Wednesday, July 2, 2008

Shingles and Near Duplicate Detection

Sergei Vassilvitskii of Yahoo! has a useful ppt describing work to identify duplicate and near duplicate pages on the Web using shingles. Claims that 25%-40% of all WWW documents are duplicates or near duplicates. Hashing of documents cannot identify near duplicates while edit distance will not scale. Uses a hash of a small number of shingles (ngrams), calculating similarity by rate at which mini-hashes agree. Also has a useful discussion of Jaccard similarities. Talk is based on Andrei Broder's (AltaVista and Yahoo!) work, described in Identifying and filtering near-duplicate documents and previous papers cited there. There are other commercial applications of this approach, such as Equivio's near duplication identification service which uses a related similarity measure.

While I am at it, have a look at Detecting Near Duplicates in Big Data for pointers to recent work at Google on the same problem. Also, the recent International Workshop on Plagiarism Analysis, Authorship Identification, and Near-Duplicate Detection (PAN).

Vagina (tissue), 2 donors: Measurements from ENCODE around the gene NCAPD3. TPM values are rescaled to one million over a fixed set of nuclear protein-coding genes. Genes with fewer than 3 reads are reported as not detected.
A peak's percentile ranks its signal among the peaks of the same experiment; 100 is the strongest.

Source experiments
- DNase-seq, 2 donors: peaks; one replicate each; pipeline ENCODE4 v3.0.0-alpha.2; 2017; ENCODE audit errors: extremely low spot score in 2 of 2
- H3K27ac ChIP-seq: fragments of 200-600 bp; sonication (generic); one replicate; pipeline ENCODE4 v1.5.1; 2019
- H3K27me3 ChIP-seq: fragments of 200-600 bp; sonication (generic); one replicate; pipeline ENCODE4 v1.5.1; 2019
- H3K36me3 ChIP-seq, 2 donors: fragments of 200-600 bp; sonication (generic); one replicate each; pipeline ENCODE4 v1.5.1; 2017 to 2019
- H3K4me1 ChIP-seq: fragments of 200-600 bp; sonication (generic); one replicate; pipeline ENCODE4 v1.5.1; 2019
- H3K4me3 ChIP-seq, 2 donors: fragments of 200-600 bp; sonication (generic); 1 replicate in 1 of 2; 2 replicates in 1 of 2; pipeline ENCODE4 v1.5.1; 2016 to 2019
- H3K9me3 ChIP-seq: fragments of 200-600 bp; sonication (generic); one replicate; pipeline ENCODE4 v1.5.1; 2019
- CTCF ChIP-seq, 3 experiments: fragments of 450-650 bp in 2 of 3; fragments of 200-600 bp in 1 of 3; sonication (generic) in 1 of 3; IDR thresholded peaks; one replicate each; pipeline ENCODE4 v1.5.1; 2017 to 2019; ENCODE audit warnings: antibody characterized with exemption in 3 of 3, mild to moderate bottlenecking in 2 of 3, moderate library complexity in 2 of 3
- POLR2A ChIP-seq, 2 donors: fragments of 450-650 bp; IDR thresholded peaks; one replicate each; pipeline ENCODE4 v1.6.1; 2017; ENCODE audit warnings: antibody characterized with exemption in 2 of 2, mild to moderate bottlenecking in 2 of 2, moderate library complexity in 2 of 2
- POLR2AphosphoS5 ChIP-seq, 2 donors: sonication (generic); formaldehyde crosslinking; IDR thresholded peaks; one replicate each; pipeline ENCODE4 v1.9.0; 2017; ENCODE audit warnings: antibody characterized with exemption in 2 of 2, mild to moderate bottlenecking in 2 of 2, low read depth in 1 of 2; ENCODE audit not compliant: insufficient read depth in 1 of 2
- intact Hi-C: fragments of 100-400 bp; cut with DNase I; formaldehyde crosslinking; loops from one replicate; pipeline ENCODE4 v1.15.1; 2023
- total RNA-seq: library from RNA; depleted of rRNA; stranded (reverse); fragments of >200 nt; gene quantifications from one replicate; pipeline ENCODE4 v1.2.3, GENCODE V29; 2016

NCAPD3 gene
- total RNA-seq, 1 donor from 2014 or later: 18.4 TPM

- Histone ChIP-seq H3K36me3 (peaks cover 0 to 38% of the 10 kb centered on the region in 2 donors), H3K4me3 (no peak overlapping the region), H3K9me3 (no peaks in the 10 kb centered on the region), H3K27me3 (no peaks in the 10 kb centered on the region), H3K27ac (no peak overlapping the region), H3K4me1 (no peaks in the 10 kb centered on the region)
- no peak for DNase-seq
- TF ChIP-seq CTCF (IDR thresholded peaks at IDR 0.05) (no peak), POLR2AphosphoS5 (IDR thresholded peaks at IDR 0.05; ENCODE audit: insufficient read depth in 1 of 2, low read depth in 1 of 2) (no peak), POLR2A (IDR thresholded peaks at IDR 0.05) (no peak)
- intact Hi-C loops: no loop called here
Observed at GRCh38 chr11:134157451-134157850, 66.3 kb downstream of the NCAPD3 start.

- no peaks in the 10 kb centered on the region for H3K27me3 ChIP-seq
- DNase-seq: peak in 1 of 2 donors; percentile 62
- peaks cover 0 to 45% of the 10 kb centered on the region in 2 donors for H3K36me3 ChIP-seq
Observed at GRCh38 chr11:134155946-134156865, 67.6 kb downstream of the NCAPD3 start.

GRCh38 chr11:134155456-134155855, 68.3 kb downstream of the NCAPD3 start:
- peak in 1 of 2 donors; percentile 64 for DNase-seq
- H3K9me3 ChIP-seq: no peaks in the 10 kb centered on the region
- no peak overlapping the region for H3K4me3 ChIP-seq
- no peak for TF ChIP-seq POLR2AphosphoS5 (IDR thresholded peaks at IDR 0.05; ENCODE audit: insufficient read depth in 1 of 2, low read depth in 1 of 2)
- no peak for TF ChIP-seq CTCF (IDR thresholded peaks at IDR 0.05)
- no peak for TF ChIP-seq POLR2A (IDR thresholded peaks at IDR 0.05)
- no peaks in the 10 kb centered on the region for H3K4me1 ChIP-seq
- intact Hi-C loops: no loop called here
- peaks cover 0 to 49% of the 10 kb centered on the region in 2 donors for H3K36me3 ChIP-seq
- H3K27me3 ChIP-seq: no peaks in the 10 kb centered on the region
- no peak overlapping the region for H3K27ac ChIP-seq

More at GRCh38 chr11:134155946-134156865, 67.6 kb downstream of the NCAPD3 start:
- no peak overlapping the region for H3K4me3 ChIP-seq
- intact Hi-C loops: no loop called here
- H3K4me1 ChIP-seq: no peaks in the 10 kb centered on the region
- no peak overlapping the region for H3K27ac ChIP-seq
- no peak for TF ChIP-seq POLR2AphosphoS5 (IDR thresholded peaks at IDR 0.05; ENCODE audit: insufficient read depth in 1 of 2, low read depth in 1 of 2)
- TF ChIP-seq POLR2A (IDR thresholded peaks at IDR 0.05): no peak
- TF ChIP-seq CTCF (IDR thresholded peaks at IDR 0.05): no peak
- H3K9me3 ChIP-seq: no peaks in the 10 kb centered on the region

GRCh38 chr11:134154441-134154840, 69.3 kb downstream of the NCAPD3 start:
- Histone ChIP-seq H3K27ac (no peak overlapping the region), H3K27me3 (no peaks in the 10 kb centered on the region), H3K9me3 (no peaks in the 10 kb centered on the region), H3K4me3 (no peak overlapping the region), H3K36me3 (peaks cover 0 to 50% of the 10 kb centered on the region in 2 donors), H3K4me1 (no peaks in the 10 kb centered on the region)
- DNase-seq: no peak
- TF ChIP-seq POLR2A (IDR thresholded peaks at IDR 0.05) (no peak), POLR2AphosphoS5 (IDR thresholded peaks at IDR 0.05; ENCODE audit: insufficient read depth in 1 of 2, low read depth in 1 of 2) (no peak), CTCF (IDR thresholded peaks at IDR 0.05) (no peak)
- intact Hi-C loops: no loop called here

Tuesday, June 24, 2008

Datawocky: More data and human evaluation

Anand Rajaraman in Datawocky makes the case that more data usually beats better algorithms by reference to the NetFlix challenge and provides a little more detail in part two of the same post. He also notes that Google continues to use human evaluation as part of their search algorithm tuning in Are Machine-Learned Models Prone to Catastrophic Errors? suggesting that machine learning, based on seen instances, can suffer from the "Black Swan" problem. Finally, he makes the case, based on another blog entry, that one should Change the algorithm, not the dataset if your approach can't handle the scale of data you are throwing at it. Interesting comments all. A blog to watch.

Monday, May 26, 2008

From Words to Works: Machine Learning and Text Mining at ARTFL

I recently had the opportunity to present an overview of our current work in machine learning and text mining to the 2008 meeting of Technological Innovation and Cooperation for Foreign Information Access (TICFIA) meeting held in Chicago on the first of May. [slides]

Wednesday, May 21, 2008

Similarity as a Scholarly Primitive

I gave this 4/6 talk at the Chicago Bamboo Project Workshop last week. I used Google's Presentation system in place of Powerpoint, which allows you to present with only a browser and to embed the talk in posts. Very handy, particularly since one can collaborate with others and provide links to the full screen presentation [Click here].